OMG. I can't believe that is so simple. I should probably review all the UIView / UIImage / UIImageView docs again.

    The one place I seem to get lost is when to use the []. Right now I have been going off of memory. so these 2 lines

    Code:
        [cell.imageView addSubview:numLabel];
        cell.imageView.image = newImage;
    
    When I started learning Object C I remember reading that part that you can use the DOT syntax or use the []. [Object method] or Object.method. Something tells me that this does not apply to that naming convention?

    Both of those lines of code do essentially the same thing. So why not say [cell.imageView addSubview newImage]; ?
     
  4. ArtOfWarfare, Jan 3, 2012
    Last edited: Jan 3, 2012

    ArtOfWarfare macrumors 604

    ArtOfWarfare

    Joined:
    Nov 26, 2007
    #4
    Dot syntax can be used to replace your setters and getters.

    Setters
    Code:
    object.attribute = value
    is the same as
    Code:
    [object setAttribute:value];
    Setters will specifically have the word set in the method name.

    Getters
    Code:
    value = object.attribute;
    is the same as
    Code:
    value = [object attribute];
    Dot syntax can't be used to replace other methods.

    Messages that you're passing to objects go in []s.

    Those two lines of code are not the same.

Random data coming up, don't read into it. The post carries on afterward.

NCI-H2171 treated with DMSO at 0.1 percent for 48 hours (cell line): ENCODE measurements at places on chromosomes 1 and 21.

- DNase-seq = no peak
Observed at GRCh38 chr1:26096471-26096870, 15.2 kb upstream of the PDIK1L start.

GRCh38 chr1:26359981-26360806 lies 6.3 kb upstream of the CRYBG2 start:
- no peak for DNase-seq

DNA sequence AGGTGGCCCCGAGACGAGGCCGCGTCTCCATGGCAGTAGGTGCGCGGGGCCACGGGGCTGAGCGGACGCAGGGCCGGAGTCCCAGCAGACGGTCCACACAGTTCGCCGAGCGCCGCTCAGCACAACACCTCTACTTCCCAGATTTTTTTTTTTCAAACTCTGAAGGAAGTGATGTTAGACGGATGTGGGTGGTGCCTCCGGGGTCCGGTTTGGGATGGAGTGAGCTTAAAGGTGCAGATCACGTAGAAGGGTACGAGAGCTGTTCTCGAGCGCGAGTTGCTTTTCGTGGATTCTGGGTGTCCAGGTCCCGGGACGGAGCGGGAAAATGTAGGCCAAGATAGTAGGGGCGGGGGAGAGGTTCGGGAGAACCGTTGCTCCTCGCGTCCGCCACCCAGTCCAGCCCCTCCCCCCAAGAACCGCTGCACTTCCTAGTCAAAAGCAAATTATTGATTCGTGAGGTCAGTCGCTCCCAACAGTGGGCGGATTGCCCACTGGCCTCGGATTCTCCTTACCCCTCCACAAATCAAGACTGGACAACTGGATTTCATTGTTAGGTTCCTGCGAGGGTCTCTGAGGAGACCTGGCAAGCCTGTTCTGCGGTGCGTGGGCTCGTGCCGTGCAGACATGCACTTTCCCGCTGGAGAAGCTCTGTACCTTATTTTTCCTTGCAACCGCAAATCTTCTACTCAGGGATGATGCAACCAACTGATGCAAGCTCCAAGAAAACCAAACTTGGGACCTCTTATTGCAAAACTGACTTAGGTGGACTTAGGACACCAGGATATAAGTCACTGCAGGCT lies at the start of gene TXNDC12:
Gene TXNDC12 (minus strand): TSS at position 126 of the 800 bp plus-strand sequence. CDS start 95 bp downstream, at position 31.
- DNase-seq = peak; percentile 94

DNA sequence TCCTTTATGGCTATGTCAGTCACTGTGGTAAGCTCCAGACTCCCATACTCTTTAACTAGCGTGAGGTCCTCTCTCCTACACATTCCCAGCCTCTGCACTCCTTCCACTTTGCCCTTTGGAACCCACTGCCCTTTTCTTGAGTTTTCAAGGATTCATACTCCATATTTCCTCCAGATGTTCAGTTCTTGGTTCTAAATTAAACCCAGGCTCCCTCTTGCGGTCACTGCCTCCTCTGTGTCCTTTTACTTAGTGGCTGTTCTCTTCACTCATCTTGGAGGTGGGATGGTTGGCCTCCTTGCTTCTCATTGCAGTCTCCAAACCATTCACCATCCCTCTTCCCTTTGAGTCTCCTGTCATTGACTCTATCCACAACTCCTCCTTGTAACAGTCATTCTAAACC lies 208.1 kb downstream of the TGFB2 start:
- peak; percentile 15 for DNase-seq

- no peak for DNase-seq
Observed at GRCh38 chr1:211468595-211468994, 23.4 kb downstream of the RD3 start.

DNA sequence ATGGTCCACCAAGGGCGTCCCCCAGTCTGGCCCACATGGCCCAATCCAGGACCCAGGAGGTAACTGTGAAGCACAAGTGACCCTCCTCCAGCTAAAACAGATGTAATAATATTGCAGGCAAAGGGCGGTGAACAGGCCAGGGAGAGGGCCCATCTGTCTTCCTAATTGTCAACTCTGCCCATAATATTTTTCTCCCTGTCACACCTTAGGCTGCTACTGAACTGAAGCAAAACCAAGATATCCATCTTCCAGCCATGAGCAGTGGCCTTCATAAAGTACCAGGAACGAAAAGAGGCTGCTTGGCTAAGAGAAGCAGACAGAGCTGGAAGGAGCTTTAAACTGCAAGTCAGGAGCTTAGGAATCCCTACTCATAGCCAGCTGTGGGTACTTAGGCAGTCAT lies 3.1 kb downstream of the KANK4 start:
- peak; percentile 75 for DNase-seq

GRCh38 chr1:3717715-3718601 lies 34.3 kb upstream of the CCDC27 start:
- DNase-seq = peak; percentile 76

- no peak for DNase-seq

Code:
    [cell.imageView addSubview:numLabel];
    This will add another subview to imageView. The previous image will not be altered, but the new subview will be added on top will be added onto of it.

    Code:
    cell.imageView.image = newImage;
    The old previous image will be discarded and a new image will be put in its place.

    Also, images and views are not the same thing. I can't think of a technical difference right now so I'll just use this analogy that I just came up with: views are like picture frames as images are like pictures. Without a picture frame, you can't mount a picture; likewise, without an view (more specifically an imageView) you can't display an image.

    Hope all this helps.
     
  5. larswik thread starter macrumors 68000

    Joined:
    Sep 8, 2006
    #5
    Yes, that jogged the memory. The DOT syntax was for setters and getters, I remember that now. Also I remember reading that the [] were for working with objects, that's right.

    so the code
    Code:
    cell.imageView.image = newImage;
    would be [Object.PictureFrame.Picture = UIImage]; using your analogy? Would that be [Object.attribute.attribute = aNewImage]; ?
     
  6. admanimal macrumors 68040

    Joined:
    Apr 22, 2005
    #6
    Code:
    cell.imageView.image = newImage;
    is equivalent to
    Code: